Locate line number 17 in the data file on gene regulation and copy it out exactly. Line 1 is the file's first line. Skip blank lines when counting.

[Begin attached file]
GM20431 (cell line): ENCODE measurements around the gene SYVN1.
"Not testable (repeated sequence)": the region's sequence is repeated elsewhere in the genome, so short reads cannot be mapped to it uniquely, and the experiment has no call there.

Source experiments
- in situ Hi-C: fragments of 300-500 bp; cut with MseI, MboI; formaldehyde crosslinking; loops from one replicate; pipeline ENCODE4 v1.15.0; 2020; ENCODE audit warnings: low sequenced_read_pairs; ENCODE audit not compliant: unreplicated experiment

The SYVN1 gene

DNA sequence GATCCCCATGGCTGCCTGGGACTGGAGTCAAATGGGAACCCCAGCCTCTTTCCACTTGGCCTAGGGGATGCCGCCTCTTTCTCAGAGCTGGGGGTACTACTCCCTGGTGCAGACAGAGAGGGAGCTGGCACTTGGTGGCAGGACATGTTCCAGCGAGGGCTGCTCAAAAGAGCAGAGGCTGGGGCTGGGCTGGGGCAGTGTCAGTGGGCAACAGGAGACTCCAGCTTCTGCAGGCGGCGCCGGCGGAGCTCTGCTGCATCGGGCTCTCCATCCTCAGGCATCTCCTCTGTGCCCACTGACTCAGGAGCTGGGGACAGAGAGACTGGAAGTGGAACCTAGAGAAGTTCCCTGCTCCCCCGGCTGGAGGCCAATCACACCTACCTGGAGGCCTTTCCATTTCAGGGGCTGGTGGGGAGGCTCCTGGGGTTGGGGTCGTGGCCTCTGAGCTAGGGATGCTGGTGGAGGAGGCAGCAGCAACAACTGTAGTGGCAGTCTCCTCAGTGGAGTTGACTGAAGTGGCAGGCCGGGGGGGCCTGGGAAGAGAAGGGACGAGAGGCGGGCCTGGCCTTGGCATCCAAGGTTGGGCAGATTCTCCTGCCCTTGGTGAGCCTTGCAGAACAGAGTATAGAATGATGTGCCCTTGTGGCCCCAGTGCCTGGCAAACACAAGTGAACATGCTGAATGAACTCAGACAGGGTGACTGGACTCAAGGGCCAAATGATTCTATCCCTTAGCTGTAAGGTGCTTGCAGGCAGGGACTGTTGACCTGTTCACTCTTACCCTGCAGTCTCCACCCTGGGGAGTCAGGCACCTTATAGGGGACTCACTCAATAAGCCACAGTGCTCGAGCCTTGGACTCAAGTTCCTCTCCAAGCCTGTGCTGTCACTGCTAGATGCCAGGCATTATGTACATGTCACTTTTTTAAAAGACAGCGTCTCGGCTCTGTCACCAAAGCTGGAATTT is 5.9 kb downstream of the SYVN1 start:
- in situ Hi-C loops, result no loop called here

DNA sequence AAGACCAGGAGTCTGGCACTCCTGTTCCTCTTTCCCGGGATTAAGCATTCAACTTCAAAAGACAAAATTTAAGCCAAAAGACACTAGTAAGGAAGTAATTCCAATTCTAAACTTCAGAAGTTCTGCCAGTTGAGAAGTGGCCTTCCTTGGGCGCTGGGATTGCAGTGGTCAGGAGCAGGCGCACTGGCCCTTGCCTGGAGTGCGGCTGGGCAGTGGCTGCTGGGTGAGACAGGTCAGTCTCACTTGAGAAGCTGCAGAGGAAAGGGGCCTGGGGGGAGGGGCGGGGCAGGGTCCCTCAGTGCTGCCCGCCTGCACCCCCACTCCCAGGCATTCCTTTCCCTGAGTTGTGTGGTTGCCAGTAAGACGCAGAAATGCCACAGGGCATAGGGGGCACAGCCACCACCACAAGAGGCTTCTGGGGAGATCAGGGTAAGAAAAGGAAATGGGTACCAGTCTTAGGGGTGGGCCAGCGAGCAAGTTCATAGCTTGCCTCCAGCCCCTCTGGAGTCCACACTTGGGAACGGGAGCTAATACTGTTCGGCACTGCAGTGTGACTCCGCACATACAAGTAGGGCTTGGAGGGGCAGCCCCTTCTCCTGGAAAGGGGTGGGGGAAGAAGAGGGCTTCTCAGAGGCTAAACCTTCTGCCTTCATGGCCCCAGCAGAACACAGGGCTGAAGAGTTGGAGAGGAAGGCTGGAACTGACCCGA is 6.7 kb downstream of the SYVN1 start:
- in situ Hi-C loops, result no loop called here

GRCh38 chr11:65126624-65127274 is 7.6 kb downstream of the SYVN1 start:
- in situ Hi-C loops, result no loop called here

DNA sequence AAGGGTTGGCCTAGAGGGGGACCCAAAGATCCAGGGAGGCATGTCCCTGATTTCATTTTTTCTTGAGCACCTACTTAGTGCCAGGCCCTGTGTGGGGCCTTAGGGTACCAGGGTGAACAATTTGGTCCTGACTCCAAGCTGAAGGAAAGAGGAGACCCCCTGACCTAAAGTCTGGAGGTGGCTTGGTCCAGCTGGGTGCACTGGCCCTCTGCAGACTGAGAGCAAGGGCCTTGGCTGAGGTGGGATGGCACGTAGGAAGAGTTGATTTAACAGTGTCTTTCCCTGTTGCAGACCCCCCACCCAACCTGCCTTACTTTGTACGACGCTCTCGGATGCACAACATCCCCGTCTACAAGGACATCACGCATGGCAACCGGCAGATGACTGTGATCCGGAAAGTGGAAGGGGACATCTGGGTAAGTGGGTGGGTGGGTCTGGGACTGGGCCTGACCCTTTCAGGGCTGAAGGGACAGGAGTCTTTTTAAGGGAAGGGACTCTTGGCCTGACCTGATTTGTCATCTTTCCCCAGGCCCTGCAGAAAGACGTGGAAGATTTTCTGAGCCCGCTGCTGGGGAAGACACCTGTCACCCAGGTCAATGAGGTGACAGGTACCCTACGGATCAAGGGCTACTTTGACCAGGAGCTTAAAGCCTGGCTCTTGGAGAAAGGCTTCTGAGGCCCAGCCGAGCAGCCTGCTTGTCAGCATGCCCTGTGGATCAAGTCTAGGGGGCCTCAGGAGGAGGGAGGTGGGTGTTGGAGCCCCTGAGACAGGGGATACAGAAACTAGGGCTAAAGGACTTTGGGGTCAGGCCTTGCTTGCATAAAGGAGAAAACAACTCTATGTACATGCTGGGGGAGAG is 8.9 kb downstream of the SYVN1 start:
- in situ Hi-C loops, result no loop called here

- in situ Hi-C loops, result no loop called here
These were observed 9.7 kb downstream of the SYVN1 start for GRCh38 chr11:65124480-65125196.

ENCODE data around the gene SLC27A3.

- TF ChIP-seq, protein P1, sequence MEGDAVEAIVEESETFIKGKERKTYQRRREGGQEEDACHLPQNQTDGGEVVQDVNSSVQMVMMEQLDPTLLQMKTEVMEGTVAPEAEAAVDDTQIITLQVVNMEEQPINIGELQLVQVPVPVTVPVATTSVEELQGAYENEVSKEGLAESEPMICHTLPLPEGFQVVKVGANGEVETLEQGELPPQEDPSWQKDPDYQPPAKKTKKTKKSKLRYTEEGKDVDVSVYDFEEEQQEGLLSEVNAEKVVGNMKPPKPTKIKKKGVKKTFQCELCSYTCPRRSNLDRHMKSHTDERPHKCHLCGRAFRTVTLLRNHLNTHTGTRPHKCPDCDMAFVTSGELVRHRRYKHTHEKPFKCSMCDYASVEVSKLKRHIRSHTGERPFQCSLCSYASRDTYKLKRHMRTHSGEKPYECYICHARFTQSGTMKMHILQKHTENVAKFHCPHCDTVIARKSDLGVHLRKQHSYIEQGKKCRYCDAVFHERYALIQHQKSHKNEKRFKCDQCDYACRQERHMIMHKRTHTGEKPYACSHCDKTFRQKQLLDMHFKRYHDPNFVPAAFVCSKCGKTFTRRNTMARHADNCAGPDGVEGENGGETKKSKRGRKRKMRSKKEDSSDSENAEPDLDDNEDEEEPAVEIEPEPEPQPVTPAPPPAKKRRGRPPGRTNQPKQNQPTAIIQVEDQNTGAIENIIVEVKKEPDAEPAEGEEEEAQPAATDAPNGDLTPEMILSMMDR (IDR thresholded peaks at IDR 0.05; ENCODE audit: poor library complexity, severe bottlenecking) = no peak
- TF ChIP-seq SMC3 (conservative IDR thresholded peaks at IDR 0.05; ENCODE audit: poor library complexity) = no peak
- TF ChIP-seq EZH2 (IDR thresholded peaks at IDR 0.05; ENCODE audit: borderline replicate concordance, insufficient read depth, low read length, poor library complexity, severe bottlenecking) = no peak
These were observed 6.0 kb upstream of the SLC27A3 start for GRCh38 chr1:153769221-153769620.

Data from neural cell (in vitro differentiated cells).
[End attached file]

- TF ChIP-seq, protein P1, sequence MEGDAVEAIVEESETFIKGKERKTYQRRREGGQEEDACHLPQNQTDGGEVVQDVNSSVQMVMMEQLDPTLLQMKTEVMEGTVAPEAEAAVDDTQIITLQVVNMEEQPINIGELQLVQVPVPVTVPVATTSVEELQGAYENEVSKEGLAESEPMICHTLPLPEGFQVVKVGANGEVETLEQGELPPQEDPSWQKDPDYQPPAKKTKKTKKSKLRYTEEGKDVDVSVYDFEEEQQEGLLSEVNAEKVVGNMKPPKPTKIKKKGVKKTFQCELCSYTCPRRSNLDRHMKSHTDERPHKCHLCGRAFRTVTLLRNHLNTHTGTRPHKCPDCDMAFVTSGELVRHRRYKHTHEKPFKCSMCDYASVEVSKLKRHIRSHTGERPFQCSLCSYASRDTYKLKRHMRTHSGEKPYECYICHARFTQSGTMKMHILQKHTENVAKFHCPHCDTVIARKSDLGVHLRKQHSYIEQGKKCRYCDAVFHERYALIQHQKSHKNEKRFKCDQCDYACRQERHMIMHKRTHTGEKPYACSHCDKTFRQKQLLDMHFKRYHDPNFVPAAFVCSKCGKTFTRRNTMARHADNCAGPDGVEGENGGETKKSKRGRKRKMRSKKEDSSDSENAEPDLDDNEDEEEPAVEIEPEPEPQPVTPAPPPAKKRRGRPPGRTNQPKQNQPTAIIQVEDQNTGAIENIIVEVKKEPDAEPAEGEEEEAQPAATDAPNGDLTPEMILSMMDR (IDR thresholded peaks at IDR 0.05; ENCODE audit: poor library complexity, severe bottlenecking) = no peak